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Burlington stands with Paris – and all those seeking sanctuary from terrorism

imageMere weeks ago, families of Grade 10 French Immersion students at Aldershot High School hosted students from Paris. Our kids will go to Paris in March. It’s part language training, cultural exchange, and loads of fun. My oldest, Miranda, did the exchange; this year it’s Alexandra.

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Alexandra, Chloe & Boston, Mount Nemo, October 2015

Our kids went to restaurants, Canada’s Wonderland, took to the streets for Hallowe’en – a tradition not celebrated in many European countries. They visited landmarks in Toronto, Niagara, Burlington.

In short, they took part in exactly the kind of activities that 129 Parisians were doing when they were gunned down yesterday by cowardly acts of violence. As our family joined with the rest of the nation watching the horrors unfold on Paris streets, our thoughts went to these students and their families. These were our friends; indeed new members of our family with whom we had broken bread, shared shelter, enjoyed laughter, and tears when it was time for them to leave.

Were they okay? How terrified they must be. We cannot know from our blessed safety and security in Burlington, Canada, what it would be like to wonder if you will return from a night at the concert hall or cafe. At least 129 precious souls did not.

And yet, fear does not last. It disappears into the vacuum of the darkness that gave it birth. The people rise up together, love and light casts out evil. The free world joins with the people of Paris.

“What the terrorists want is to scare us and fill us with dread,” said French President Francois Hollande. “There is indeed reason to be afraid. There is dread, but in the face of this dread, there is a nation that knows how to defend itself, that knows how to mobilize its forces and, once again, will defeat the terrorists.”

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Laying wreaths at the Burlington Cenotaph, Remembrance Day, November 2015

These attacks occurred two days after Remembrance Day celebrations across the world. Hundreds joined together at the Cenotaph outside Burlington City Hall to remember our dead and honour our armed forces, who fought and still fight for the freedoms we enjoy today.

During the ceremony, as if on cue, two planes including the historic Lancaster bomber flew overhead. Tears filled my eyes, and those of the people around me. A long time ago, those planes took our sons and fathers to battle. They weren’t returning to the safety of a hangar in Hamilton. They were heading toward death and danger, to protect us from it.

Freedom won over oppression. It always will. But we must remain vigilant. We must stand against the forces of tyranny and terrorism, not simply in our borders but in all borders. Thou shall not prevail. We shall overcome.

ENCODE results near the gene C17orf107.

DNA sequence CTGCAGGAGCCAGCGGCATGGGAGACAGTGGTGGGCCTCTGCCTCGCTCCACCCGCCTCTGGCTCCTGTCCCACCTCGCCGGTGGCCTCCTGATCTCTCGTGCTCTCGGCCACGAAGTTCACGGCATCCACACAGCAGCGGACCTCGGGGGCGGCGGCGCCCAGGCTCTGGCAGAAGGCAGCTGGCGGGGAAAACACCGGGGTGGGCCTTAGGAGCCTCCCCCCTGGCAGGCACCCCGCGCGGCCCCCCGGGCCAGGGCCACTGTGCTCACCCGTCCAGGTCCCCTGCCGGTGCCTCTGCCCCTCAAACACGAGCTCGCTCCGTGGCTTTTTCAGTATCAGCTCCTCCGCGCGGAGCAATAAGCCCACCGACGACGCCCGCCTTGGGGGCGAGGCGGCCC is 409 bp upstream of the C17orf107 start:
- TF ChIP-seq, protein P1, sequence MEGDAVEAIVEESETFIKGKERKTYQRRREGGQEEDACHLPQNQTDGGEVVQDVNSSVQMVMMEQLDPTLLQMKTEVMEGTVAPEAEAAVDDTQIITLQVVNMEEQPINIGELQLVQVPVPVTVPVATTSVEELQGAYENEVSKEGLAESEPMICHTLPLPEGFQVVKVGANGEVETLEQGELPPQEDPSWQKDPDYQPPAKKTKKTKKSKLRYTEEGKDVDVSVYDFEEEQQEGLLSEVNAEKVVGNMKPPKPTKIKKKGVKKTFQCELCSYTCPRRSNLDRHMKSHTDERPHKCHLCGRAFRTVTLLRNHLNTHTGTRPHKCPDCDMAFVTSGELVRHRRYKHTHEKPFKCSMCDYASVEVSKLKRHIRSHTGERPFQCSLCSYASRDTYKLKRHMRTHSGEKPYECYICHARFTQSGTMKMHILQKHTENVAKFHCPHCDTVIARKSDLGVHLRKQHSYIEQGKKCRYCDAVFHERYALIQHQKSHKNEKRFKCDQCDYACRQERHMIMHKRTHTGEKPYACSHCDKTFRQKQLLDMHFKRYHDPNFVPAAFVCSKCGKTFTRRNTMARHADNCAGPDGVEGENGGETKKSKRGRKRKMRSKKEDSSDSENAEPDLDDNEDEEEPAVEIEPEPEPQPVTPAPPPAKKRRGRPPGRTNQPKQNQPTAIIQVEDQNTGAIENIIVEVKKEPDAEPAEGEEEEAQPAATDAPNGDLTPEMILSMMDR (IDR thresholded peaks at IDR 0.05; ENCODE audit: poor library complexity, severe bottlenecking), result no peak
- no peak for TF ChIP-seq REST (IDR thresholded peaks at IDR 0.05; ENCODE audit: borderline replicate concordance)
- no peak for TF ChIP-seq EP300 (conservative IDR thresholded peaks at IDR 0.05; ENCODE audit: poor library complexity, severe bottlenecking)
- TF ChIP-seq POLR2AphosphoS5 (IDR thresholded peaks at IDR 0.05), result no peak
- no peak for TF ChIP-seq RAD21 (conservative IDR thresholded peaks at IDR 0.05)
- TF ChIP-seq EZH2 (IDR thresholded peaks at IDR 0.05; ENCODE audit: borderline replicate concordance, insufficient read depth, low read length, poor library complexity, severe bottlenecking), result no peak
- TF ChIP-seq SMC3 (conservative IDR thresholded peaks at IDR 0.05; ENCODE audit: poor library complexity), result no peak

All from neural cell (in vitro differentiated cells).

Poster of Burlington veterans, signed by those still with us.
Poster of Burlington veterans, signed by those still with us.

The fight for freedom never ends, it simply takes on a new battlefield.

It consumes new victims. Alan Kurdi died on a beach in Turkey, joined by his mother Rehana and brother Galib, in a desperate attempt to eventually reach relatives in Canada. The picture of Alan’s lifeless body galvanized the world into action.

This brave and dangerous journey to a better life reminds us people will be free. People will risk dying to seek the freedoms we enjoy.

In “Home” Somalian poet Warsan Shire writes:

no one leaves home unless
home is the mouth of a shark
you only run for the border
when you see the whole city running as well

you have to understand,
that no one puts their children in a boat
unless the water is safer than the land

We must, and we will, open our border and our homes to Syrian refugees seeking freedom from oppression. We will be a welcoming beacon of freedom for all souls in our world seeking asylum and sanctuary. Those efforts are already underway in hundreds of communities across Canada, including Burlington. We will not succumb to the whispered fear of those who would have us close hearts and our hearths to those who have a different religion or culture.

Come March, my daughter will be on a plane to Paris with her friends. She will embrace her Parisian brothers and sisters, walk the streets and cafes, visit the monuments to our fallen soldiers who won our freedoms here and across Europe. She will join hands with her classmates, and they will climb to the top of the Eiffel Tower and shout, “We are not afraid!”

“Nous n’avons pas peur!”

 

I was inspired to seek public office because I believe, like so many of you, “I can do something about that” on the issues we face. As councilor, my role is to take a stand on what’s best for residents and go to bat for it. Pushback is inevitable from those who don’t have the community’s interests at heart. I will stand with you and for you, to achieve the best interests of our city, without caving to unacceptable compromise in the name of consensus.

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  1. Very touching and from the heart. I’m afraid that we tend to take the freedom we all have in Canada for granted some of the time.Perhaps we should all start our day by looking skyward and saying “thank you ”
    Ken

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